Photo above: Argentine Cardinal Eduardo Pironio, former head of the Vatican congregation for religious and council for the laity, is pictured in a photo from 1998, the year he died. Pope Francis on Feb. 18 declared him to be "venerable," a step toward sainthood. (CNS/Michael Edrington)

Cardinal Pironio, now on sainthood path, received money from notorious abuser Maciel

National Catholic Reporter [Kansas City MO]

March 4, 2022

By Jason Berry

[Photo above: Argentine Cardinal Eduardo Pironio, former head of the Vatican congregation for religious and council for the laity, is pictured in a photo from 1998, the year he died. Pope Francis on Feb. 18 declared him to be “venerable,” a step toward sainthood. (CNS/Michael Edrington)]

Pope Francis on Feb. 18 declared the late Cardinal Eduardo Pironio to be “venerable,” advancing his case on the path for sainthood.

Pironio, who died in 1998 at age 77, was an Argentine well known in his 23 years at the Vatican for organizing the early World Youth Day events, a major initiative of Pope John Paul II. Now celebrated every few years in cities across the globe, the events began in Rome, in 1984 and 1985. In 1987, Pironio had a major hand in logistical work for the large event in his homeland capital of Buenos Aires.

The youngest of 22 children born to Italian parents who had emigrated to Argentina, Pironio was ordained a priest at 23. He was a 44-year-old bishop in Argentina when Pope Paul VI summoned him to Rome, to become pro-prefect of the Congregation for Religious and Secular Institutes, as the office was then called. That was in 1975. A year later Paul elevated him to cardinal.

Pironio had a lesser-known distinction that should challenge investigators at the Congregation for the Causes of the Saints, if they are serious about determining his fitness for the track to canonization.

In his role governing the congregation that oversaw the world’s religious orders, from 1975 to 1984, Pironio’s apartment was handsomely renovated by the Legionaries of Christ religious order. This happened during a time in which its founder, Fr. Marcial Maciel Degollado, was accused of sexually abusing seminarians in documents sent to Pope John Paul II.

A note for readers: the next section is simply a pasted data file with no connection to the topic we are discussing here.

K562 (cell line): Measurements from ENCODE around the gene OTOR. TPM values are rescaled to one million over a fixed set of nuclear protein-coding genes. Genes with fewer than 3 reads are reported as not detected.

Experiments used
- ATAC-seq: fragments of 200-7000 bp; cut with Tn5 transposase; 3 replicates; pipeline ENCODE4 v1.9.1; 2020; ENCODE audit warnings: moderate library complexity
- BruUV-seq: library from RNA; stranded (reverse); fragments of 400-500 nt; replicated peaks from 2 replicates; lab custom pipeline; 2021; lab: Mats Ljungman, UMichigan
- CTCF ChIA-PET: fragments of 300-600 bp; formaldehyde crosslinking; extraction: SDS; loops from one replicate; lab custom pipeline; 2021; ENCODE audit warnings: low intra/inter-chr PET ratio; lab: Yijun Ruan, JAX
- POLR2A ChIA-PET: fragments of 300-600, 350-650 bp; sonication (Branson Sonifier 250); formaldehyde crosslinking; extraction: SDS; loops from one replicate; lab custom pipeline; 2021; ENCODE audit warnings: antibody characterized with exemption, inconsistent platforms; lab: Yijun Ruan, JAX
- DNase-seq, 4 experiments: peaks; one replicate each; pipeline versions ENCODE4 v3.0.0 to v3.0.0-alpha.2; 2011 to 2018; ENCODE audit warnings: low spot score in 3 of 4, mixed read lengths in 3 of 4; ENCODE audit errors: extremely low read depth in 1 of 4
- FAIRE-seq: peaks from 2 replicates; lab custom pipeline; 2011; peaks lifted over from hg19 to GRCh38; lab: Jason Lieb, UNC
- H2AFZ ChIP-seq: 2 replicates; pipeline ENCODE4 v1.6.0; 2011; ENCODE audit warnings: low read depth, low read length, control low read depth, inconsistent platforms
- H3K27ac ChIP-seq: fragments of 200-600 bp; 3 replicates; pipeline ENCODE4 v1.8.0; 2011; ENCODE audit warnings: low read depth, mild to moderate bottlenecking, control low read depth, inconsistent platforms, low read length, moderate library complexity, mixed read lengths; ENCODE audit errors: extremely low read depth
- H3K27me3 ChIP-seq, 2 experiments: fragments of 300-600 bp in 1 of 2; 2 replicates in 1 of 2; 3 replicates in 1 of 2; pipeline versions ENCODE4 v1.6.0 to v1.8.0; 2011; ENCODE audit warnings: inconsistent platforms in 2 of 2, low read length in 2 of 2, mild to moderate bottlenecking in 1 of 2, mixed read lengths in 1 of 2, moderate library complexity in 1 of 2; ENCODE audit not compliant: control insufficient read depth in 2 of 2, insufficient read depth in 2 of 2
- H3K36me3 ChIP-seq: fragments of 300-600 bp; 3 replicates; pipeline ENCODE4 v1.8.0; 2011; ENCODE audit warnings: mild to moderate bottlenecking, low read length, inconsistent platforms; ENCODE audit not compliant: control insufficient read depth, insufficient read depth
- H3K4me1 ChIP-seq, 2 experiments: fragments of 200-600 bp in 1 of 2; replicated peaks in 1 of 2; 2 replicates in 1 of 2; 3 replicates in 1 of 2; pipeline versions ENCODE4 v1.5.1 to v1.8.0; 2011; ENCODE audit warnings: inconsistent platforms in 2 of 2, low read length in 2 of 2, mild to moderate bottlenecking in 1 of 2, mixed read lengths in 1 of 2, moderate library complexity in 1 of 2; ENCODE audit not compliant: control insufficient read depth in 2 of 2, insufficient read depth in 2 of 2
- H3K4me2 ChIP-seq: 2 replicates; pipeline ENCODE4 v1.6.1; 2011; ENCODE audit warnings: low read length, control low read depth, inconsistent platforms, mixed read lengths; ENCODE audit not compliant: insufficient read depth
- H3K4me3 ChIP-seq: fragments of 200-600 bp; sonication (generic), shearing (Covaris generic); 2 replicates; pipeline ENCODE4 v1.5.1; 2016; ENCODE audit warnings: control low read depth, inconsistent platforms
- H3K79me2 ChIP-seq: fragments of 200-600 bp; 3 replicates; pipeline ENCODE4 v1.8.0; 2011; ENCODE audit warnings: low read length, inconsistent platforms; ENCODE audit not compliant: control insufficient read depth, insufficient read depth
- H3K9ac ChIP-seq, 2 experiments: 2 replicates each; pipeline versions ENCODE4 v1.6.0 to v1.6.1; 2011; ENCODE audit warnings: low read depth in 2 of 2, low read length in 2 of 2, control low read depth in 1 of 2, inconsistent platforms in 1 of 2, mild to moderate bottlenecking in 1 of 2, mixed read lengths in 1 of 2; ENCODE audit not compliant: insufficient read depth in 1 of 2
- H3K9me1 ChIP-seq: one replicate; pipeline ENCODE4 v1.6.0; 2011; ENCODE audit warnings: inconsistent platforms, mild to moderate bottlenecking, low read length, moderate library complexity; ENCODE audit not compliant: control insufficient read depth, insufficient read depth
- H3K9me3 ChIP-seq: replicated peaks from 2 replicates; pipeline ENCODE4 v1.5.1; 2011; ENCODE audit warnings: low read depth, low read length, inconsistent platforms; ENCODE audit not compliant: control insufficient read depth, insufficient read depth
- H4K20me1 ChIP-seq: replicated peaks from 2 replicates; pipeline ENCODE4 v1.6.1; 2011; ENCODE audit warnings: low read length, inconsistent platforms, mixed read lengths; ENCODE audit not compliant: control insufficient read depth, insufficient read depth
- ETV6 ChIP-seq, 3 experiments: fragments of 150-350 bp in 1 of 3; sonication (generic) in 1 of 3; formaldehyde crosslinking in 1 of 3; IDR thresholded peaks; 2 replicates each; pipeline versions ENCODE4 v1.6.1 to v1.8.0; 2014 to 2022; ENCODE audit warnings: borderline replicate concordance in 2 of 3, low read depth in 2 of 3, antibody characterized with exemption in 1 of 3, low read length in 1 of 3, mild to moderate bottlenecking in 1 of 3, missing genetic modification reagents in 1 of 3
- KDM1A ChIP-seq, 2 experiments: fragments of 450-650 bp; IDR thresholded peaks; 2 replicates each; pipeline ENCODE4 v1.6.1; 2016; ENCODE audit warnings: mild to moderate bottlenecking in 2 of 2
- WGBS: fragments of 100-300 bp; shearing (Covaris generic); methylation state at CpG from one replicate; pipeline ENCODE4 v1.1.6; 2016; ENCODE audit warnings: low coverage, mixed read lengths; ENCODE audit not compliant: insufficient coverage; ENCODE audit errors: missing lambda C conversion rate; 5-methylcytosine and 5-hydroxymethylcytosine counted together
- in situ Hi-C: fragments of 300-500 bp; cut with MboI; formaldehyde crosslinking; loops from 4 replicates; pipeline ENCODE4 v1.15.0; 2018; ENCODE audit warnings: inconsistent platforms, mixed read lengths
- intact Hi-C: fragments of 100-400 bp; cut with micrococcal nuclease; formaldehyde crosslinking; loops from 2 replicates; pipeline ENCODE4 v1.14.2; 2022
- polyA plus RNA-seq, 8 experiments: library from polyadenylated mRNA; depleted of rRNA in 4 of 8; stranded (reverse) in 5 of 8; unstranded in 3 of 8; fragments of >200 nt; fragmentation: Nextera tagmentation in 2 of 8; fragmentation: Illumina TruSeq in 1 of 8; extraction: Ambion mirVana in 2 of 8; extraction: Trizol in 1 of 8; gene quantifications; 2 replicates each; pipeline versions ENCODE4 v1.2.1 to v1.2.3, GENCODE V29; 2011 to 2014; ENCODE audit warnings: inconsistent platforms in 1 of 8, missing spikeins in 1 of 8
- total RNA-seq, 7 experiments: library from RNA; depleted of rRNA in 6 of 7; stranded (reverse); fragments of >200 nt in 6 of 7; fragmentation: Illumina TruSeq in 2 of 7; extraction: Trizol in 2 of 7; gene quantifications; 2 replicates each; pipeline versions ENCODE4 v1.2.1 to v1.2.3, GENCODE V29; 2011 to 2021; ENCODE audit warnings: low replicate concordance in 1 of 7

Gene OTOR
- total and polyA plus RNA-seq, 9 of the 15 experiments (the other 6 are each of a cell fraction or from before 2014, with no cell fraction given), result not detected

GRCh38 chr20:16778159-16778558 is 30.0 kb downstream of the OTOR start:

In 1976, Fr. Juan Vaca, an ex-Legionary priest of the Diocese of Rockville Centre, New York, wrote John Paul a long letter accusing Maciel of abusing him and 20 other Legion novices. The diocese sent the letter to the Vatican embassy in Washington, D.C., and it was received by the Vatican, according to a Rockville Centre canon lawyer, as Gerald Renner and I reported in a 1997 investigation of Maciel for The Hartford Courant.

Vaca never received a reply, nor did he learn what happened to his document. It is unknown if Pironio’s office received a copy of Vaca’s letter. But the Vatican’s command structure at the time would appear to make that possible. It was not until 2001 that Cardinal Joseph Ratzinger consolidated the responsibility for response to abuse accusations in his office, the Congregation for the Doctrine of the Faith, which maintains that task today.

Vaca wrote John Paul again, in 1989, seeking dispensation from his clerical vows, listing the same allegations. His request was granted with no mention of the allegations.

In a 2010 series for NCR, I reported on Maciel’s strategy of financially rewarding Vatican officials to thwart scrutiny of his sex life. Two priests in Rome, who had left the Legion and spoke on condition of anonymity, said that Pironio enjoyed meals and socializing as a frequent guest at the Legion college. Renovation of the cardinal’s home was “a pretty big resource, expensive, widely known at upper levels of the Legion,” one priest told me.